Boston wants Alfredsson, but Alfredsson happy in Ottawa

BOSTON – Apparently, it was only a coincidence that U2 was blaring inside the Boston Bruins dressing room as Bruins players extolled the virtues of Ottawa Senators captain Daniel Alfredsson Thursday morning.

BOSTON – Apparently, it was only a coincidence that U2 was blaring inside the Boston Bruins dressing room as Bruins players extolled the virtues of Ottawa Senators captain Daniel Alfredsson Thursday morning.

While Alfredsson’s favourite band was playing in the background, Boston media was hot on the two-week old speculation that the Senators captain could be traded here before the trade deadline.

Rugged winger Milan Lucic says he would love to have Alfredsson on his team. Former Senator Chris Kelly went on about his leadership abilities.

Even Bruins coach Claude Julien politely answered the queries about Alfredsson, saying he “deserves all the accolades” he receives.

An hour later, however, Alfredsson insisted that being traded out of Ottawa was the furthest thing from his mind, even though he understood why it is such a huge topic here.

“For sure, there have been the rumours about Boston going on for more than a week,” he said. “I’m fine with it, too, but my focus isn’t anywhere near that right now. I haven’t talked to Bryan (Murray, Senators general manager) about it at all.”

Alfredsson did allow that post-season competition is what drives him.

“To get into the playoffs, that’s what everybody wants. I’m not saying that means I want to move. That’s just the way it is.”

KELLY REMEMBERS SURVIVING INJURIES IN OTTAWA: Once upon a time, the skate was on the other foot for Chris Kelly. Kelly, who usually played the role of defensive centre with the Senators from 2005-11, was elevated into first-line status when stars Jason Spezza and Dany Heatley suffered long-term injuries.

Now, from afar, he has been impressed with the Senators ability to withstand the long-term losses of Spezza to back disc surgery, defenceman Erik Karlsson to Achilles tendon surgery and the assortment of other ailments, including the sprained ankle suffered by Craig Anderson on Feb. 22.

“You lose your goaltender, arguably your best forward and your best defenceman, you’ve got to give them credit for getting some points,” said Kelly. “It’s a testament to them, finding ways to win games, whether it’s in overtime or in the shootout or by one goal.”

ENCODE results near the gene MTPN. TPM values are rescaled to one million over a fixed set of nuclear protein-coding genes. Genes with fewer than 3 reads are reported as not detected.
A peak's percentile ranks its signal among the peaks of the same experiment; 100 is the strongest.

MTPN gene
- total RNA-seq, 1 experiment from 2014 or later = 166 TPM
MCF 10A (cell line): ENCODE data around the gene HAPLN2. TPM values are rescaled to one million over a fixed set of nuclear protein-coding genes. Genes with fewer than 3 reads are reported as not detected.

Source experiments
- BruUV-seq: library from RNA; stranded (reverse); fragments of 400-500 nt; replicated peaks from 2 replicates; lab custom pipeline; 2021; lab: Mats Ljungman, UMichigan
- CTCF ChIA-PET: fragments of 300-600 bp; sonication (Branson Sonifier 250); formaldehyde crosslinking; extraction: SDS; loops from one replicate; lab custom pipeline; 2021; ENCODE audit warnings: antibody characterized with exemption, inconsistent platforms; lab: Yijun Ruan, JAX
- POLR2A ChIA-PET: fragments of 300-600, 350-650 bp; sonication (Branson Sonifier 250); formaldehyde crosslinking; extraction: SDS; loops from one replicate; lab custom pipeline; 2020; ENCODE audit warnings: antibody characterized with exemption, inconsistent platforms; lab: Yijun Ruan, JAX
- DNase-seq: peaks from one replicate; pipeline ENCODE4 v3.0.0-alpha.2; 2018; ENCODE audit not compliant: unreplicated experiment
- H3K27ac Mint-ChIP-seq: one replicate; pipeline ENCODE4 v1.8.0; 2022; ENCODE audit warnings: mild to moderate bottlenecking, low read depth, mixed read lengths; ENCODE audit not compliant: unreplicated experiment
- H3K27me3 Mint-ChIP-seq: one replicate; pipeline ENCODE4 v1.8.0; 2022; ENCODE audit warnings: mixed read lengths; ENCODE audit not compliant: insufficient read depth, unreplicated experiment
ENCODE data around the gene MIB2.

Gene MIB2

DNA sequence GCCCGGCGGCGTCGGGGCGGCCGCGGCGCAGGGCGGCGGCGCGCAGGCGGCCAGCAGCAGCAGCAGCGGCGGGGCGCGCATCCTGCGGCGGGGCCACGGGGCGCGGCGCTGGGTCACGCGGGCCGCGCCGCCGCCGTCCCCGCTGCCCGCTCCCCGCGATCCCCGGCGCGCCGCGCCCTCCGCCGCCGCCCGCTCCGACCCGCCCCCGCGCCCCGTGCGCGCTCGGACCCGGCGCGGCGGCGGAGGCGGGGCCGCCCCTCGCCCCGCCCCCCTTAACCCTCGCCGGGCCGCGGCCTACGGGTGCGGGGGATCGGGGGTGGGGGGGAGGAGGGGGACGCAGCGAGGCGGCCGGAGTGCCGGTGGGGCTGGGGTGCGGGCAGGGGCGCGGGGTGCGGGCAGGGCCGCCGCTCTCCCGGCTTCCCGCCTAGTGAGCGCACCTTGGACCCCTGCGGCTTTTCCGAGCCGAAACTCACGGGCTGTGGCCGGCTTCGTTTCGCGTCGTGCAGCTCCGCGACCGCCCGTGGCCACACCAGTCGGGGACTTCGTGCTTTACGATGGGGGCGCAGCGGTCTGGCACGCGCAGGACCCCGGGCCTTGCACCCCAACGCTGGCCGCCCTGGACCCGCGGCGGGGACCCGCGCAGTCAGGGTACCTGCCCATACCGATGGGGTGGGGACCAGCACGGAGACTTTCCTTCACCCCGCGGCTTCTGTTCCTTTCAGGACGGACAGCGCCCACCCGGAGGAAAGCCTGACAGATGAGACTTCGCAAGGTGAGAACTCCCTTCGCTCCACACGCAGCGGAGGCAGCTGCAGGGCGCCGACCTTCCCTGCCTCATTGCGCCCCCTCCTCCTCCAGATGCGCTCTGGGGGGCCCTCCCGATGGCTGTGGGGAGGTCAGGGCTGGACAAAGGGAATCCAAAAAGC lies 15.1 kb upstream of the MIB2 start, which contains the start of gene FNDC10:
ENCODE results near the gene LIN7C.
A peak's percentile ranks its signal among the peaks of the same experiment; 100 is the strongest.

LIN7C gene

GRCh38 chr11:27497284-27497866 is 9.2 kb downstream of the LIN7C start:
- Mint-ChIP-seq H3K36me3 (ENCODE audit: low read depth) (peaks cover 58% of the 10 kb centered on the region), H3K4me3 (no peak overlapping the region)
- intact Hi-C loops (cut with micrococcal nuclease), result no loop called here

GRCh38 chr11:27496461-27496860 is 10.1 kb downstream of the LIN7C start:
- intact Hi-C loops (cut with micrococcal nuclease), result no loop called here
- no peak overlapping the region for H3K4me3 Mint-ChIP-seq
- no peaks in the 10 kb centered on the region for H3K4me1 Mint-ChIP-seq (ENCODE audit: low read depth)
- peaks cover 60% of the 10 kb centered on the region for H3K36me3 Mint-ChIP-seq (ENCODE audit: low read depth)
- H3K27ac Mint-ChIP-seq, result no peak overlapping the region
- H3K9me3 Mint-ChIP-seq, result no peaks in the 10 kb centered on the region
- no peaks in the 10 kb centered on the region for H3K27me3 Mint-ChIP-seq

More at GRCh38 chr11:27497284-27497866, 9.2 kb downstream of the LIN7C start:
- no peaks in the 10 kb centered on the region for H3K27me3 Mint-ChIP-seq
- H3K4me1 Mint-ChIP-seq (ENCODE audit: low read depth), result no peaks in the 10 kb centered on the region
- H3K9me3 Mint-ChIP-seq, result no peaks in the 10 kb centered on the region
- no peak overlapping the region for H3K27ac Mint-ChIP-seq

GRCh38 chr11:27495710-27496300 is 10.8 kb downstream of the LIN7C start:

Kelly does remember the attitude inside the Senators dressing room when he was part of a team that didn’t give in, despite a long injury list.

“When I look back to then, everyone realized the important guys were out and you had to do a little bit more. Sometimes, you;’re not going to win by three or four goals, you’re going to win 1-0 or 2-1. They’re doing that right now.”

When the players do return, Kelly says, they’ll have to accept the system that’s in place.

“It was a collective group effort and when you’ve got guys coming when they’re healthy, they’ve got to buy in or they’re going to look poor.”

Julien echoed that, saying the ability to play through injuries appeals to players’ competitiveness.

“There’s a sense of pride that comes through that,” he said. “It solidifies the fact that it’s a team game and no individual is bigger than the team”

SURPRISE, SURPRISE: Paul MacLean’s decision to start Robin Lehner seemingly caught the Bruins off guard.

On Thursday morning, Julien raved about the Senators goaltending tandem of Craig Anderson and Ben Bishop, saying “they’re an unbelievable tandem right now and that (Bishop) did make a big difference last game.”

Kelly quipped about how difficult it was to create traffic in front of Bishop.

“He’s a big guy, like that big goalie in Tampa (Anders Lindback). Those big guys take up a lot of the net. You can say you want to stand in front of them, but I think the only one who could screen him would be Z.” That would be 6-9, 255-pound Zdeno Chara.

IN RASK THEY TRUST: While the appearance of Lehner in the Senators might have surprised the Bruins, the appearance of Tuukka Rask in the Bruins cage was a new look for Ottawa. In the Senators previous 11 games in Boston, Tim Thomas had donned the pads.

With the former Bruin now in hibernation, the Bruins have few complaints about the work of Rask. Rask came into Thursday’s game with a record of 10-1-2, a goals against average of 1.89 and a .930 save percentage.

“It’s a big challenge for him, taking on a big role, especially with what Timmy has done in the past five, six years here, especially the last four, two Vezinas and a Conn Smythe,” said Lucic. “Those were big shoes to fill, but Tuukka has a lot of confidence in himself and his game and we have a lot of confidence in him, too. it’s great to see him step up and play the way that he has been. It will be interesting to see how he recats to the first time against the Senators at home for a long, long time. It has been Tim Thomas against the Seantors for a long, long time here.”

Even Lehner is a fan.

“I’ve followed him for a few years and I consider him a really good goalie,” said Lehner. “He’s been doing a little bit of the same as all goalies, like I’ve been doing. He was in the AHL for a few years and then up in the NHL behind a great goalie in Thomas. I don’t think Thomas was necessarily better than him, but it’s just part of the process. Every game I’ve seen him play, he has been very good.”

 

 

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